Use Discourse Core Variables in your Theme

Discourse is incredibly customizable!

The goal of this topic is to show you how make use of all the amazing options that are available to you as a theme developer. You know… so that you don’t have to reinvent the wheel :smile:

Variables? What variables?

Variables cover a large number of things, from font sizes to colors to z-index values. You can use and override the vast majority of variables in your theme editor.


There are many colors available for you to use or override in your theme. You can see the basic set of colors in the admin UI, under Customize > Colors. Here is a screenshot of the default color scheme:

These colors are available as CSS custom properties that you can use and override via this syntax:


:warning: The use of SCSS color variables (like $primary, $secondary` and so on) is deprecated. Discourse core uses CSS custom properties since August 2020 and we can recommend all existing themes switch SCSS variables to CSS custom properties. For complex color manipulations, see this guide.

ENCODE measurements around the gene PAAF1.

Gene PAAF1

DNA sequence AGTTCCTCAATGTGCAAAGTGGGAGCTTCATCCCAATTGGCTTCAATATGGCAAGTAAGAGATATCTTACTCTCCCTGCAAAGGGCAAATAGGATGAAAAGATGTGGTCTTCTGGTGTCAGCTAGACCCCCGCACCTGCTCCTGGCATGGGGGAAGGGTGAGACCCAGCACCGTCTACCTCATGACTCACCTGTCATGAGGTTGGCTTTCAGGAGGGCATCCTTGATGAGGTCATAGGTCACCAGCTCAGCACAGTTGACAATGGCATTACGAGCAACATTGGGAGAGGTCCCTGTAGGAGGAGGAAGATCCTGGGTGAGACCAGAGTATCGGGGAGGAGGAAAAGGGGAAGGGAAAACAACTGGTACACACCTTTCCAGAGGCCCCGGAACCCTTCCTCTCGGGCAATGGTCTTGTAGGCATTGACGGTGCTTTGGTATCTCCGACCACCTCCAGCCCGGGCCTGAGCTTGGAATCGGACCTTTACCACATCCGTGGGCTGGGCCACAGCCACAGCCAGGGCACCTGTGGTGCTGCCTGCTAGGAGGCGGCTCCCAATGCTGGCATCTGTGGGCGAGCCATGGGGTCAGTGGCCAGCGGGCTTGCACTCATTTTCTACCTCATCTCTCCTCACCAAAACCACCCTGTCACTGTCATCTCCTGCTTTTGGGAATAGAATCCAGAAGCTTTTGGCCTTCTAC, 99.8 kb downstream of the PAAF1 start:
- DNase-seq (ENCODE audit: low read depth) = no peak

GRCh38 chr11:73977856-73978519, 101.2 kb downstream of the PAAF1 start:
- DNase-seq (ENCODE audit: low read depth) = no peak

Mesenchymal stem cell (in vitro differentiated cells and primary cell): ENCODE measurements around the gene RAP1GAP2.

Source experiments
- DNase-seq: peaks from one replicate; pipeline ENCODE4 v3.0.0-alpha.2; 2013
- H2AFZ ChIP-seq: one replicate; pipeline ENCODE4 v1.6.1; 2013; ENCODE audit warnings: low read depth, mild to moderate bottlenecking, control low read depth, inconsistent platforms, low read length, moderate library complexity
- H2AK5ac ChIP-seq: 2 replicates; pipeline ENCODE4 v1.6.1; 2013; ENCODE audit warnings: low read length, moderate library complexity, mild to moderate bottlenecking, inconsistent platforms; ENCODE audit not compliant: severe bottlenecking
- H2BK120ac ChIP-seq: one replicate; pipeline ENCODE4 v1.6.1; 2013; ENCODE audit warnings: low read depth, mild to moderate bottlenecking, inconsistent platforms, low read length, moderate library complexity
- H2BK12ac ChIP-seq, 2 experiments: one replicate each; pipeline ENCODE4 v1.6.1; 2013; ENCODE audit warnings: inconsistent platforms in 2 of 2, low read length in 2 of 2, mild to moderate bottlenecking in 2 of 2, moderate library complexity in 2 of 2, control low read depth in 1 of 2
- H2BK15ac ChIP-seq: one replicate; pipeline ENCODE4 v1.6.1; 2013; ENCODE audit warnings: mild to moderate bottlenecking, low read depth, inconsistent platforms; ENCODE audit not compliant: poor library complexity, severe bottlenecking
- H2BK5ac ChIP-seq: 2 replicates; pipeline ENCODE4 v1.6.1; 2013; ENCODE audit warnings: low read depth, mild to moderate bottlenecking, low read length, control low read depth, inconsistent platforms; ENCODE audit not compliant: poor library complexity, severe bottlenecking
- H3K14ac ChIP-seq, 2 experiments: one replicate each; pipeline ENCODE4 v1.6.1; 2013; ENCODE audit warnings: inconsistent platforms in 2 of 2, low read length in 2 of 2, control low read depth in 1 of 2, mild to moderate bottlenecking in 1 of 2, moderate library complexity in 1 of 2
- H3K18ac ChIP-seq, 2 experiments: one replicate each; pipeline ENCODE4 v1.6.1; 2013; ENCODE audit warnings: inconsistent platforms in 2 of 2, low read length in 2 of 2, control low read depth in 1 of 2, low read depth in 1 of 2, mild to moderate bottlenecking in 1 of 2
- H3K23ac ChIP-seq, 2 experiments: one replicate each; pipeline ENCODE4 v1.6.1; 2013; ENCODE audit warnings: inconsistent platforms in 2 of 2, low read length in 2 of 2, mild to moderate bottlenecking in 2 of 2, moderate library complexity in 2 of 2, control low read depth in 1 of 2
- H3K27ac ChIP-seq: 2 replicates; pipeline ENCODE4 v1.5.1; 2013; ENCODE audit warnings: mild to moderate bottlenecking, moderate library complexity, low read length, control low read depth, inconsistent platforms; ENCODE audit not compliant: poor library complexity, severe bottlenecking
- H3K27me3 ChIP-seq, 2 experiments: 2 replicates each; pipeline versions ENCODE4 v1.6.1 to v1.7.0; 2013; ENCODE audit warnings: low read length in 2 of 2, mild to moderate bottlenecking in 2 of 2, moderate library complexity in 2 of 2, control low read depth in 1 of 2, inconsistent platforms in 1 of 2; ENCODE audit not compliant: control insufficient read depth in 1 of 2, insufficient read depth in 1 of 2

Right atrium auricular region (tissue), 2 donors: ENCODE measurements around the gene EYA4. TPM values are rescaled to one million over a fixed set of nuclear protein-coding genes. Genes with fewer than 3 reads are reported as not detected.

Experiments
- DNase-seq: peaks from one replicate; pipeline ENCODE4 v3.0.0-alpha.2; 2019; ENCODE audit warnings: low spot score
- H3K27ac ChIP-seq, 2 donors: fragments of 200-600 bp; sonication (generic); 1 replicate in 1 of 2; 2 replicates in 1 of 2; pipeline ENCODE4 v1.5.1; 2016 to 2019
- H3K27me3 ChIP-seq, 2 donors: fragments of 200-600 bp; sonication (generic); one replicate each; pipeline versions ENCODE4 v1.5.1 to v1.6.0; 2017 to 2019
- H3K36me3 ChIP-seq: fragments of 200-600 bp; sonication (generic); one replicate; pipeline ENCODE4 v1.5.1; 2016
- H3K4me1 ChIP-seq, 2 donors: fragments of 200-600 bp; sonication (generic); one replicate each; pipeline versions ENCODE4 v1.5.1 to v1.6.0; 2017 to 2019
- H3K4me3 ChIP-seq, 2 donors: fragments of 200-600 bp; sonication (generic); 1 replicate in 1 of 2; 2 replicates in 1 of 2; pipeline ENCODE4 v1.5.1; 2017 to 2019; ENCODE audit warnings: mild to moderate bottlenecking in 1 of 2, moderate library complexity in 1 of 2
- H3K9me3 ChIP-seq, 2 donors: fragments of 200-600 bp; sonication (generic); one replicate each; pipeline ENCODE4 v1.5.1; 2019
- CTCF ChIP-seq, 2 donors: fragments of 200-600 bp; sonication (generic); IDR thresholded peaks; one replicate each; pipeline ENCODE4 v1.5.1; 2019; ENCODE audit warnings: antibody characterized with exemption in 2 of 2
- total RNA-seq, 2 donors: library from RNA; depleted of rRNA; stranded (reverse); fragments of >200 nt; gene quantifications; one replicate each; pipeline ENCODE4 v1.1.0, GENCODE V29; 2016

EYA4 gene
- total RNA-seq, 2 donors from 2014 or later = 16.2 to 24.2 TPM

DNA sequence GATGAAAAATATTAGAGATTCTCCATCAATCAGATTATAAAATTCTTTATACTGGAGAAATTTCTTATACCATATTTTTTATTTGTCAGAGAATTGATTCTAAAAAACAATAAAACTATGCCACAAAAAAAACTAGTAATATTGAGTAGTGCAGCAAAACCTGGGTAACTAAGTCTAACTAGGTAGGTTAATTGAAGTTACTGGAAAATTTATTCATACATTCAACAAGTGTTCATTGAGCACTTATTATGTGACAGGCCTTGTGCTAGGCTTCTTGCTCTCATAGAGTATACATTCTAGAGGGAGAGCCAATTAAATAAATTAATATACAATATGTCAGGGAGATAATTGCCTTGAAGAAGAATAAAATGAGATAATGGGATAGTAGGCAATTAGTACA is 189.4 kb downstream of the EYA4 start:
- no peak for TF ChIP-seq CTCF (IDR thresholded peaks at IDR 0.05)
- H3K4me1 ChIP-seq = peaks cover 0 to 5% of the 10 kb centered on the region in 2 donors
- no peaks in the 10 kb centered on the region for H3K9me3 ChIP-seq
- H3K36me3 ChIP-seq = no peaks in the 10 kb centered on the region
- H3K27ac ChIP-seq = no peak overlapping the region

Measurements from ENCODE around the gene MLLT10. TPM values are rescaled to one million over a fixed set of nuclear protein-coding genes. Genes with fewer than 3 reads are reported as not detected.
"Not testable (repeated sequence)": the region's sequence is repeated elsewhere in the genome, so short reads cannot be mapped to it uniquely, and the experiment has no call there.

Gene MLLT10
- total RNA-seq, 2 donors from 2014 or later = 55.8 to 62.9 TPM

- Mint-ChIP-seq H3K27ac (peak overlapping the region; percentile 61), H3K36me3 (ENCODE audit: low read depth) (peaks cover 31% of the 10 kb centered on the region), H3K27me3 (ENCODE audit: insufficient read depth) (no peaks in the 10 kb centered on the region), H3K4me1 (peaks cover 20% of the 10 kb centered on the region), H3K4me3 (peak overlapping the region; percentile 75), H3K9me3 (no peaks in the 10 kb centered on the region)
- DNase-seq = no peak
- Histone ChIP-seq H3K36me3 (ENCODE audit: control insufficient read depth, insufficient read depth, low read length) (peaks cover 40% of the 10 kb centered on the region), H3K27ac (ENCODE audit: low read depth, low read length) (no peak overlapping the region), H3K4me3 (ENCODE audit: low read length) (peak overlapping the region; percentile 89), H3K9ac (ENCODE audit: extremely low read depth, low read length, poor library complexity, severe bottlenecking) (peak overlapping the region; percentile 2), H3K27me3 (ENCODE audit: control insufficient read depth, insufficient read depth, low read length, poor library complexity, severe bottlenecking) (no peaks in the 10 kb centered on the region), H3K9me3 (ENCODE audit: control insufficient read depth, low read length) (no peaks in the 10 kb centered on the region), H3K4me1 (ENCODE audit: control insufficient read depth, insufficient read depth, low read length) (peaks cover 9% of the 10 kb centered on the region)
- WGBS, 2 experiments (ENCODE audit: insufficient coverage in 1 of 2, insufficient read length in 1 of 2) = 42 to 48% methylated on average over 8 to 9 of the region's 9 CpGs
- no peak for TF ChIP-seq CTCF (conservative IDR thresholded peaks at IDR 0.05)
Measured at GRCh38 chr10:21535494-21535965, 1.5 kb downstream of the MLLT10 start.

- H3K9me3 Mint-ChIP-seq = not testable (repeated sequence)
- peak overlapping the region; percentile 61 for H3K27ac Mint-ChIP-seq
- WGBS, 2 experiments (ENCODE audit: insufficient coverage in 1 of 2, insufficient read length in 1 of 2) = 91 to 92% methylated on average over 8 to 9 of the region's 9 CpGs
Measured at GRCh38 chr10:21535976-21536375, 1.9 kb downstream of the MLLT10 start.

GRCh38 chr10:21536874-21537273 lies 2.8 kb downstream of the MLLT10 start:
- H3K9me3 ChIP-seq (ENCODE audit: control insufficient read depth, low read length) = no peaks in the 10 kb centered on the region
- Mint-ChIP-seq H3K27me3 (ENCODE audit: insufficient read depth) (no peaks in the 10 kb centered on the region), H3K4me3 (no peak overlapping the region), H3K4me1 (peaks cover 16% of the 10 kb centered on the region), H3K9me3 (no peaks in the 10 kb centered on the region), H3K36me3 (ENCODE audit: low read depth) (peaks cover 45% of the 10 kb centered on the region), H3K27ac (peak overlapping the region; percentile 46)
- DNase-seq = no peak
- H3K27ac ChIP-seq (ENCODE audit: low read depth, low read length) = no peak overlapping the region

So how can I use them?

Start by creating a new theme or if you are using a git-based theme, create a new theme component and add it to your theme.

Let’s say I want to set the <body> background to match the highlight color of the current color scheme. Well, I can do that like so:

body { 
    background: var(--highlight);

And the color would be pulled automatically from the current color scheme, like so:

(This background color is not recommended :sweat_smile:)

Now, let’s say the current color scheme is not set to “Light scheme” for the current theme. Instead, let’s say it’s set to the default “Dark” scheme, the same code would yield a different result because the variable is different.

You can see how the <body> background follows the current highlight variable whatever it may be for the current color scheme.

That covers the basic color variables. Discourse also uses derivative colors that can be used or overriden. You can see the full list of colors from the current color scheme in your browser inspector, here is a screenshot of the default theme: